You might have heard of endometriosis, but what about adenomyosis? Here we take a look at both conditions, along with their symptoms, causes, and treatment options.
- Adenomyosis is a condition where the tissue that usually lines the uterus (endometrium) grows into the muscle layer of the uterus. Endometriosis is when tissue similar to the endometrium grows outside of the uterus.
- Both adenomyosis and endometriosis can cause painful and heavy periods, pelvic pain, and pain when having sex.
- The exact cause of adenomyosis and endometriosis is still unknown, which makes both difficult to diagnose.
- Treatment for both adenomyosis and endometriosis includes hormonal birth control, pain medications, and sometimes surgery.
What are the similarities and differences between adenomyosis and endometriosis?
First things first: What exactly are endometriosis and adenomyosis? To explain the conditions, we need to do a quick biology lesson. Your uterus has a layer of tissue called endometrium. During your menstrual cycle, hormones cause this layer to build up to support a possible pregnancy. If you don’t get pregnant, the layer will shed. This is your period.
If you have endometriosis, tissue similar to the endometrium grows outside of your uterus, often affecting your reproductive organs such as your ovaries and uterine tubes. It could even grow in areas such as your bladder, bowels, rectum, or more rarely, your lungs, diaphragm, and kidneys. Just like the endometrium in your uterus, this tissue is also affected by your hormones, meaning it grows and bleeds throughout your cycle. This can lead to the surrounding tissue becoming inflamed, which can cause issues such as ovarian cysts, adhesions, and scar tissue.
Adenomyosis is a condition where the tissue that usually lines your uterus (endometrium) grows into the muscle layer of the uterus, causing it to double or triple in size. The exact cause isn’t known, although risk factors include being aged 35 to 50, prior childbirth, and having uterine surgery, such as a cesarean section.
- Painful, heavy, or irregular periods
- Pain during or after sex
- Spotting or bleeding between periods
- Difficulty conceiving or infertility
- Pain when peeing or pooping
- Diarrhea or constipation during your period
It’s worth noting that these symptoms can affect everyone differently, so you might experience some, all, or none of the symptoms above to a different extent. Having more severe symptoms does not necessarily mean you have a more severe form of endometriosis.
- Heavy periods
- Pain during sex
- Pain in your pelvis
- Severe cramping or a sharp pain in your pelvis during your period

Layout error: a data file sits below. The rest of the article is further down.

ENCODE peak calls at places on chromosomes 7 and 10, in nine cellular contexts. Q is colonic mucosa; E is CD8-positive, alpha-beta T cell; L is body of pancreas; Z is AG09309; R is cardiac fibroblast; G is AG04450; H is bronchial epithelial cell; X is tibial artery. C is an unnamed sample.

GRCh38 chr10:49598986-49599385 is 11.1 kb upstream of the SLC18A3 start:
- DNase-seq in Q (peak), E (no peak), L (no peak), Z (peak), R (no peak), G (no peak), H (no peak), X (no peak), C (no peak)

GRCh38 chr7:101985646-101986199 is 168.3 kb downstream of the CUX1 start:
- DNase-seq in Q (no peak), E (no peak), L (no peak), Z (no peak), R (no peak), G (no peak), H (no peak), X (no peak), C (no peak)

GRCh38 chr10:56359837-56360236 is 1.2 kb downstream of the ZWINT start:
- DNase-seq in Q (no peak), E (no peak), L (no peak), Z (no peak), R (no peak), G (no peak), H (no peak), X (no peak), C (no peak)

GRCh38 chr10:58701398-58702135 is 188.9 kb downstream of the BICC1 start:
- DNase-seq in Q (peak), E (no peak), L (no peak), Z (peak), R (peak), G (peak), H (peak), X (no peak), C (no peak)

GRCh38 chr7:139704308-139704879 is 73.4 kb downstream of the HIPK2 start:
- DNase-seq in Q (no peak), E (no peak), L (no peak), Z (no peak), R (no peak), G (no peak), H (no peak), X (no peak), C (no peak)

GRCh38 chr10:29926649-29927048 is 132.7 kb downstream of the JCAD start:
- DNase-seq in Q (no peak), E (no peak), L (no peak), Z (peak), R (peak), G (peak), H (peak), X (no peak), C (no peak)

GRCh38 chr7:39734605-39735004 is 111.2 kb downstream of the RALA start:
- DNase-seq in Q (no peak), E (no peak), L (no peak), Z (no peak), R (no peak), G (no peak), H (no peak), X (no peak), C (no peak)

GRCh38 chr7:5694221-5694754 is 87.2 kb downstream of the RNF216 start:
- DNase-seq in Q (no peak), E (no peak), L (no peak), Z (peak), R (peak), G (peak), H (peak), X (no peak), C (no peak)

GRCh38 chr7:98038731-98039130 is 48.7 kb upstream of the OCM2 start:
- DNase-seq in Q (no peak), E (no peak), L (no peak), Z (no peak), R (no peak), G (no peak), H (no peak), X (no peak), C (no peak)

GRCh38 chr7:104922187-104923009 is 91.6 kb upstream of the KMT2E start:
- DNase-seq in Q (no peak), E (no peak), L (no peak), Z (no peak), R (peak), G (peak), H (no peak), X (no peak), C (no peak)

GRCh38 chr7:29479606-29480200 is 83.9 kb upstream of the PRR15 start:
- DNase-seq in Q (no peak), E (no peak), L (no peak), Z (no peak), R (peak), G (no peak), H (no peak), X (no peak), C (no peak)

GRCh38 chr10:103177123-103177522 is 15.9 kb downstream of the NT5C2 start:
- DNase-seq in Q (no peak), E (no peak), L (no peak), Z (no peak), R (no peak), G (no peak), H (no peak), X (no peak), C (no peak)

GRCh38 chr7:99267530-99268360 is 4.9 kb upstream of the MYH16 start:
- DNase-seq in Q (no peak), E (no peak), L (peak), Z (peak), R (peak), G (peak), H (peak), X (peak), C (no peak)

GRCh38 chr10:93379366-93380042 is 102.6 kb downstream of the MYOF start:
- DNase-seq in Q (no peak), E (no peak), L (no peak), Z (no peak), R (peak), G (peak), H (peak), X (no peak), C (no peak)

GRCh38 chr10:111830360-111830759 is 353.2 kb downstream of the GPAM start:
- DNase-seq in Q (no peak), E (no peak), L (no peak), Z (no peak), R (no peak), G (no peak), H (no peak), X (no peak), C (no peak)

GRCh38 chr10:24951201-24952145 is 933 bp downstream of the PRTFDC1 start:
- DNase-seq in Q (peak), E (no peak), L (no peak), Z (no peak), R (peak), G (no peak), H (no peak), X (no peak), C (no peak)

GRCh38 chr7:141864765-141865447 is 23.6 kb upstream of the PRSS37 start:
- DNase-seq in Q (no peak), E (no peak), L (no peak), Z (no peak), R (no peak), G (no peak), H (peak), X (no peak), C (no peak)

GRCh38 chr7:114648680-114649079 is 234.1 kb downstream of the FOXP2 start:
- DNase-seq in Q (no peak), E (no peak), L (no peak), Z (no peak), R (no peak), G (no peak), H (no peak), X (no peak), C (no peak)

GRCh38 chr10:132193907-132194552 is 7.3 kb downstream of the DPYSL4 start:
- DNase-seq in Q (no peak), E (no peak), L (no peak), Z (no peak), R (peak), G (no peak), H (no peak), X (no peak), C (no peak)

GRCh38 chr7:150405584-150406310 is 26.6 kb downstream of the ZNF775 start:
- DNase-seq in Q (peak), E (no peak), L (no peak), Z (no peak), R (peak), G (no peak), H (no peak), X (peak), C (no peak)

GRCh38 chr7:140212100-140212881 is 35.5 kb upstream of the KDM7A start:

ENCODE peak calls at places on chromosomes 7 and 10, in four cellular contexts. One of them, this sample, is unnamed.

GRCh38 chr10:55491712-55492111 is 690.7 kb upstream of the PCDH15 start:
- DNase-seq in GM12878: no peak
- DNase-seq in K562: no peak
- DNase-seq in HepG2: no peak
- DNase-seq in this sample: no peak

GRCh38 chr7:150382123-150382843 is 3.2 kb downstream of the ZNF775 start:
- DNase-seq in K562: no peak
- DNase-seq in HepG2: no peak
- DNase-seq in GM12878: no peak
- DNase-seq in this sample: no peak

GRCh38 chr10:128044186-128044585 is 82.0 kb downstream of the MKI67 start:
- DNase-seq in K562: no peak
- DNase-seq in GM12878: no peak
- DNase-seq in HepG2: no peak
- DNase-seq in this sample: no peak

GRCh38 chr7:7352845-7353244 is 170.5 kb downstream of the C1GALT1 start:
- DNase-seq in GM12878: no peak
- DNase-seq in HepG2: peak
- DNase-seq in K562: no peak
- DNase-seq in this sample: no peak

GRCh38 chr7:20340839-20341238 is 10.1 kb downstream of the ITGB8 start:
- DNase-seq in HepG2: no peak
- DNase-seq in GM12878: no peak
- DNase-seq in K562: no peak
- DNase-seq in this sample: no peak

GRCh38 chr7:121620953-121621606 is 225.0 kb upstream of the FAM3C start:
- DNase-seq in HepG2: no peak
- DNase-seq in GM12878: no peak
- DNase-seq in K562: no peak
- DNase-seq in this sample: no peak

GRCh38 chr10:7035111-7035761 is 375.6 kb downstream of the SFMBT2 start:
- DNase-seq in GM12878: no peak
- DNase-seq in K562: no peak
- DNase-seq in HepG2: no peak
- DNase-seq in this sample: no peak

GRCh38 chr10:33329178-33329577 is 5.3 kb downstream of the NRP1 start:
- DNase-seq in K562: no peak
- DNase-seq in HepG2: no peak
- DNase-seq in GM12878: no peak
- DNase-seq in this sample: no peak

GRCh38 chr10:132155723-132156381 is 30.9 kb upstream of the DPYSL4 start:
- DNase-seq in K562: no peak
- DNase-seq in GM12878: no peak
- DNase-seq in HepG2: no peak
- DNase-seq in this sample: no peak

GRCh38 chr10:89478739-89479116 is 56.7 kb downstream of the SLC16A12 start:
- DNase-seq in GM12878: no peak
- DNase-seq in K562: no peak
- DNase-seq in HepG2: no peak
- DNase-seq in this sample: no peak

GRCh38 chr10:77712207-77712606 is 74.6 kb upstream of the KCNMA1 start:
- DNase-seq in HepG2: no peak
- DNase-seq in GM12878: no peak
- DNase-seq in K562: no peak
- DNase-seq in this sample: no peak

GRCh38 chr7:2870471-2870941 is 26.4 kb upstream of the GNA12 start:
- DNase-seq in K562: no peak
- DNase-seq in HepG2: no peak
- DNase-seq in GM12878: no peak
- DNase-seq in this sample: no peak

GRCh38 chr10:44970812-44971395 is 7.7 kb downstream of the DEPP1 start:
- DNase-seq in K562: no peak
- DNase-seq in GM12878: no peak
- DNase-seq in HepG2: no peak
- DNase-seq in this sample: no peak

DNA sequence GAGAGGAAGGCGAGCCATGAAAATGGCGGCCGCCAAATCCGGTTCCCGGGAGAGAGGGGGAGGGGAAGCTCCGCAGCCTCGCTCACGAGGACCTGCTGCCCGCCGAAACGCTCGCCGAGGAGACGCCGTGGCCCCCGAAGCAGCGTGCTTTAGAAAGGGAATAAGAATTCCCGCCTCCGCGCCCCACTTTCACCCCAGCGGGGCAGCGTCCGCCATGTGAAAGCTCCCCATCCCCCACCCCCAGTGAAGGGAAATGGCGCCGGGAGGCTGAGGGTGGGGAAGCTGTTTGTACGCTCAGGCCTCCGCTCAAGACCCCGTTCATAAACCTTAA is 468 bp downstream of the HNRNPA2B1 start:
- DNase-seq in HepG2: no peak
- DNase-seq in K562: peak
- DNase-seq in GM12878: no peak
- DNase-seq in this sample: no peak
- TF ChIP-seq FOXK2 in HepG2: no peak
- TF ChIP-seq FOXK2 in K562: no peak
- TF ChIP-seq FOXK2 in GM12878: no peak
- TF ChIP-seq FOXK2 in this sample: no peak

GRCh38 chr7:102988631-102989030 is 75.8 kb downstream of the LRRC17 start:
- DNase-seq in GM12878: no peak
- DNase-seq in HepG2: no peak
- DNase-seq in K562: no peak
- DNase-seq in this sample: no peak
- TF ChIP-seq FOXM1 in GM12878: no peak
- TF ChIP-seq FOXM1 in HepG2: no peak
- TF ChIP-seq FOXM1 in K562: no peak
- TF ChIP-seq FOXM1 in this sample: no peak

- Problems conceiving or infertility
Some factors that may increase your risk of endometriosis include:
- Starting your period for the first time before the age of 11
- Having short menstrual cycles (less than 27 days long)
- Having heavy periods that last for more than seven days
- Having a close relative, such as a mother or sister, with the condition
- Having an abnormal uterus (this would only be diagnosed by a doctor)
Factors that may increase your risk of adenomyosis include:
- Giving birth
- Being middle aged
- Having had previous surgeries on your uterus, such as a C-section or fibroid removal
One of these is retrograde menstruation. This is when period blood flows upward through your uterine tubes instead of leaving your body through your vagina. This is normal, but researchers believe this can lead to endometrial cells sticking to your pelvis and other body parts, causing endometriosis.
There could also be a genetic component to endometriosis. This means that if you have a family history of the condition, you could be at an increased risk of developing it yourself. If you have any concerns, be sure to reach out to your health care provider for advice.
The cause of adenomyosis is also still unknown, but again, experts have a few theories. One suggests that during surgeries that affect the uterus, such as C-sections, cells from the uterine lining may enter the muscles of the uterus wall.
Some experts also believe that after childbirth, inflammation of the uterine lining may disturb the normal boundary of cells that line the uterus, causing adenomyosis. As with endometriosis, more research is needed to determine the actual cause.
How common are they?
It’s estimated that endometriosis affects around 1 in 10 women of reproductive age, and it’s most often diagnosed in women in their 30s or 40s. There aren’t any specific statistics on how common adenomyosis is, but it’s more likely to be diagnosed in women over 40 or women who have had surgery on their uterus.
However, diagnosing adenomyosis or endometriosis isn’t straightforward, so they could be more common than we think. Because they share symptoms, they’re often mistaken for one another. It’s also possible to have both adenomyosis and endometriosis at the same time.